More than half of Brazil’s population is either black or mixed-race. But they earn far less than whites and are under-represented in universities, businesses, and government. As part of our new “Black in Brazil” series, CGTN’s Lucrecia Franco details how recent affirmative action policies aim to reduce this inequality.
Twenty-seven year-old Catia Regina Correia is finishing her bachelor’s degree in Languages at a federal university in Rio de Janeiro.
She was fortunate to get there. The daughter of a driver and a secretary, she could not afford a private university and, despite hard work, her public school education was not enough to earn her a coveted spot in one of Brazil’s prestigious public universities. Historically, those places go to wealthy white students, educated privately.
But thanks to a recent affirmative action law, she got her opportunity to study. The law, enacted in 2012, reserves 50 percent of spots in public universities for low-income students. Emphasis is placed on those who are of African or indigenous descent.
For Catia, it’s a dream come true. “Today I am here at the university and that is a victory for me a, a black woman from Rio’s periphery,” she said. “Being here is a triumph, but it needs to expand.”
Catia is still part of a racial minority at the university. According to the latest official data, only 13 percent of black students attended universities in 2015, though that was up from 5.5 percent ten years earlier. Data show white students at double the university attendance rates of blacks.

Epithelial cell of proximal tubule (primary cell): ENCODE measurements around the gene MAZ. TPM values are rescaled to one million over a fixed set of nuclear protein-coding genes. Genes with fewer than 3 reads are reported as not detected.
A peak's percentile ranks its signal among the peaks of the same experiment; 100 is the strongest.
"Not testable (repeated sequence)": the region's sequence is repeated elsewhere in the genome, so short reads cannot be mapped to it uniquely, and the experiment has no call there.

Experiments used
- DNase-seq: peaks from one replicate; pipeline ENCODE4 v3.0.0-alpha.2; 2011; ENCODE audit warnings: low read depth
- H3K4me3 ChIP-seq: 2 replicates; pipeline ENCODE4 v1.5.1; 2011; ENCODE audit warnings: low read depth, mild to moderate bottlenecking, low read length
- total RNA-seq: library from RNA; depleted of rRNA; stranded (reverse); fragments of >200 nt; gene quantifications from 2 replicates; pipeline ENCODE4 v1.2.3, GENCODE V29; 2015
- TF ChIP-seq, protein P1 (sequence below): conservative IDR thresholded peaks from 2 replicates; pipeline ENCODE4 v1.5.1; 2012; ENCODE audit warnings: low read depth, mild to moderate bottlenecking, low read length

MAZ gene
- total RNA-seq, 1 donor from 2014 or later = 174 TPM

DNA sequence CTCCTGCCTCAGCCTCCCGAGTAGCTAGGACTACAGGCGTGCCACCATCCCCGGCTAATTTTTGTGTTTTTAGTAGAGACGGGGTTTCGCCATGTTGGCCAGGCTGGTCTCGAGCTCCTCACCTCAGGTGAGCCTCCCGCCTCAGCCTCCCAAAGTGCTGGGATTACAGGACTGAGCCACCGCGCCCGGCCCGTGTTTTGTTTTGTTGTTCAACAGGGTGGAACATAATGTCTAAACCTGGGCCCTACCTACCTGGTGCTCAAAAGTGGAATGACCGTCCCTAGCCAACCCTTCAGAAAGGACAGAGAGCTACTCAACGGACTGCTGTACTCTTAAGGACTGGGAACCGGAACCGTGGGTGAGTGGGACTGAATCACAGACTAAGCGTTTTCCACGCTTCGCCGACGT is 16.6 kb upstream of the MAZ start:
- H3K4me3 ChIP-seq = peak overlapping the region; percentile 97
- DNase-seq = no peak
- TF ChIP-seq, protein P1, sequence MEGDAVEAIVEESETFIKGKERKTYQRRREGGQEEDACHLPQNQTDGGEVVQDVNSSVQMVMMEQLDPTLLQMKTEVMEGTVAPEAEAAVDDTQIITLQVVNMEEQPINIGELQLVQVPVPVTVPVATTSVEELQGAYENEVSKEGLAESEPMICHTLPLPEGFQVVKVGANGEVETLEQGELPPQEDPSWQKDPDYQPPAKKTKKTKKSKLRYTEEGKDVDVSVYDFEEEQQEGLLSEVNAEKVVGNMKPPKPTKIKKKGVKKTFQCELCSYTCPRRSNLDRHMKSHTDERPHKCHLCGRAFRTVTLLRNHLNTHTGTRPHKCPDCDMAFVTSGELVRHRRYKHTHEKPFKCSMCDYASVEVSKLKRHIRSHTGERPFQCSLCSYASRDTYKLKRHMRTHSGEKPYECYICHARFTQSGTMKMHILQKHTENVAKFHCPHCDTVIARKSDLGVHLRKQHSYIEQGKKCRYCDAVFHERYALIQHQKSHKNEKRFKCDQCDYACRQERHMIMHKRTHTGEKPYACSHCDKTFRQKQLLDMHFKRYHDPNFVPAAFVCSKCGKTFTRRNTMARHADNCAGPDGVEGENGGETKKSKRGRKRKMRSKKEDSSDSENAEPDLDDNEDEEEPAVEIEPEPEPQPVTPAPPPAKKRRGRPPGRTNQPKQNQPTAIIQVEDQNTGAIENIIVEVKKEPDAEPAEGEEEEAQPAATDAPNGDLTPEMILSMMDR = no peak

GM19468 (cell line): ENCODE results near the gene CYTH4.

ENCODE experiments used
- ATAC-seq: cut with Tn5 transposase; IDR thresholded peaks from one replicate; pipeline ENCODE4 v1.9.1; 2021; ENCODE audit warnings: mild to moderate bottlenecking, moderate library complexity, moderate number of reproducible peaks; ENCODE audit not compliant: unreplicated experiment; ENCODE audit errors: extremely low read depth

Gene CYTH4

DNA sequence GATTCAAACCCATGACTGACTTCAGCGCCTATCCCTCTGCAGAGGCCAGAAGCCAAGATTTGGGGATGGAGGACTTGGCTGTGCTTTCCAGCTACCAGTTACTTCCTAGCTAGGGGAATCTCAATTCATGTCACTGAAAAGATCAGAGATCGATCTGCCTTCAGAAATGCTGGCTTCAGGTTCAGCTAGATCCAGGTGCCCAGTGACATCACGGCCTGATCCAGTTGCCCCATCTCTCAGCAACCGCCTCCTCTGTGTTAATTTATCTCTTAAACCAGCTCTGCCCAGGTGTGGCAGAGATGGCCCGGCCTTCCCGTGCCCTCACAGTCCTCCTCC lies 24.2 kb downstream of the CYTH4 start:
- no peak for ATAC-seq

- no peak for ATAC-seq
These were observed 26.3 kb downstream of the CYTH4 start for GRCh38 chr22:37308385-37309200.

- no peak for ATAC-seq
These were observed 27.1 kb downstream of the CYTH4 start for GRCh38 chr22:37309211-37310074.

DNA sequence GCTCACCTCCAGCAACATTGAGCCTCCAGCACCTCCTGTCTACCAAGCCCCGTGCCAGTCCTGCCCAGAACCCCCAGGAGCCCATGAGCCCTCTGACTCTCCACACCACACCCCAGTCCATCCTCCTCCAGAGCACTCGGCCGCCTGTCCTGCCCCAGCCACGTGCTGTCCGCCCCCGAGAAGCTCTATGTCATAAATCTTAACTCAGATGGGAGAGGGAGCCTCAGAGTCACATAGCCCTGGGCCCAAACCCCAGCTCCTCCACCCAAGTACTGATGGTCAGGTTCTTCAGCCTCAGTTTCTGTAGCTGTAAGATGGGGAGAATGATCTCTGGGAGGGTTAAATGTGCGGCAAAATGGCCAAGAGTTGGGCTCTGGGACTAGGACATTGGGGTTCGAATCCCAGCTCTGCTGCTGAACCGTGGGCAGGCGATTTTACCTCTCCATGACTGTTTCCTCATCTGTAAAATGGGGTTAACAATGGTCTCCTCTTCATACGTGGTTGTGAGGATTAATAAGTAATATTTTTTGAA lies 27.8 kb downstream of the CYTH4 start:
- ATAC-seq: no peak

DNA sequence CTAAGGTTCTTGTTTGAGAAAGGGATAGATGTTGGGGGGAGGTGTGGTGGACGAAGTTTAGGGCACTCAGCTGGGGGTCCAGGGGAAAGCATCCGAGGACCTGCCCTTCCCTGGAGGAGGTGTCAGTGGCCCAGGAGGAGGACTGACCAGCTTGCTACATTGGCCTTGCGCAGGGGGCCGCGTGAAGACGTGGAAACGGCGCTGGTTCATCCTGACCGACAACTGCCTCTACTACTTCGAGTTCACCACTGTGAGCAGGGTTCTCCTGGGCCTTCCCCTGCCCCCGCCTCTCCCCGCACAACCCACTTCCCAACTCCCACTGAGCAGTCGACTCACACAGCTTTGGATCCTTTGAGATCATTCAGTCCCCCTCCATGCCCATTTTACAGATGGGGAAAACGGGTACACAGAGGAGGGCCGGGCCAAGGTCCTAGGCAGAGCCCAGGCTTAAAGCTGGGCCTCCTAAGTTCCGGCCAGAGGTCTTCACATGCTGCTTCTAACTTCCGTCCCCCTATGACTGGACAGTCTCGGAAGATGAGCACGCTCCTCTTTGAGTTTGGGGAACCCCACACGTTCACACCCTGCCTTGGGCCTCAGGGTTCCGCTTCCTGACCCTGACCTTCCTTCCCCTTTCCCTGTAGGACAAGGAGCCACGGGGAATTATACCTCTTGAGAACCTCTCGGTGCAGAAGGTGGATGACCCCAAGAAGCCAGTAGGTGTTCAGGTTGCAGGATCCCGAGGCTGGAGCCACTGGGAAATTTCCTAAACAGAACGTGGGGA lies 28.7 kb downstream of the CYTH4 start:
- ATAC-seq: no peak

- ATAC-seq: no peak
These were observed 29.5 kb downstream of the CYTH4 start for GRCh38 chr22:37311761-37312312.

Despite the significant increase in black enrollment in universities across Brazil, the affirmative action program is not without controversy.
Jose Roberto Pinto de Goes, a historian at Rio de Janeiro State University and expert on Brazil’s slave period, explained that Brazilians are embarrassed about being seen as racists and that quotas can lead to divisions.
“I think these racial policies are harmful because they are based in the idea of race and could promote racism,” he said. “It is also unfair because it privileges some because of the color of the skin and punishes others.”
Darker skin has never been associated with privilege in Brazil. Afro-Brazilians continue to do most of the menial labor, earn on average half of what their white colleagues earn, and have less access to basic education.
It is a grim legacy that experts say is, in large part, a result of the fact that, in 1888, Brazil was the last country in the Americas to abolish slavery.